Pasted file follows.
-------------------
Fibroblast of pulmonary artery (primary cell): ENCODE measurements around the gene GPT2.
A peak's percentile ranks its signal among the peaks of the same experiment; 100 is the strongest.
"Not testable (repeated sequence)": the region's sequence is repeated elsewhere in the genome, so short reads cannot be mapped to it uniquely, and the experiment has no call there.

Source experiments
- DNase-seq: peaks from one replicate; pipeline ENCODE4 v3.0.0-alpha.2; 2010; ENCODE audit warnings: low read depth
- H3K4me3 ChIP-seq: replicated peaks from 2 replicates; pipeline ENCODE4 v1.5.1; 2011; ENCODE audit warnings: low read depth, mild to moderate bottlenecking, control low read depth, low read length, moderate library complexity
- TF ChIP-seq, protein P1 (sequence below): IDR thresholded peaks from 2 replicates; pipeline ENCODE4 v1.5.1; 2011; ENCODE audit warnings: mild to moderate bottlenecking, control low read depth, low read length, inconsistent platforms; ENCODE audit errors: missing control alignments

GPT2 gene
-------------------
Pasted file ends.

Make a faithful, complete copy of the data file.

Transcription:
Fibroblast of pulmonary artery (primary cell): ENCODE measurements around the gene GPT2.
A peak's percentile ranks its signal among the peaks of the same experiment; 100 is the strongest.
"Not testable (repeated sequence)": the region's sequence is repeated elsewhere in the genome, so short reads cannot be mapped to it uniquely, and the experiment has no call there.

Source experiments
- DNase-seq: peaks from one replicate; pipeline ENCODE4 v3.0.0-alpha.2; 2010; ENCODE audit warnings: low read depth
- H3K4me3 ChIP-seq: replicated peaks from 2 replicates; pipeline ENCODE4 v1.5.1; 2011; ENCODE audit warnings: low read depth, mild to moderate bottlenecking, control low read depth, low read length, moderate library complexity
- TF ChIP-seq, protein P1 (sequence below): IDR thresholded peaks from 2 replicates; pipeline ENCODE4 v1.5.1; 2011; ENCODE audit warnings: mild to moderate bottlenecking, control low read depth, low read length, inconsistent platforms; ENCODE audit errors: missing control alignments

GPT2 gene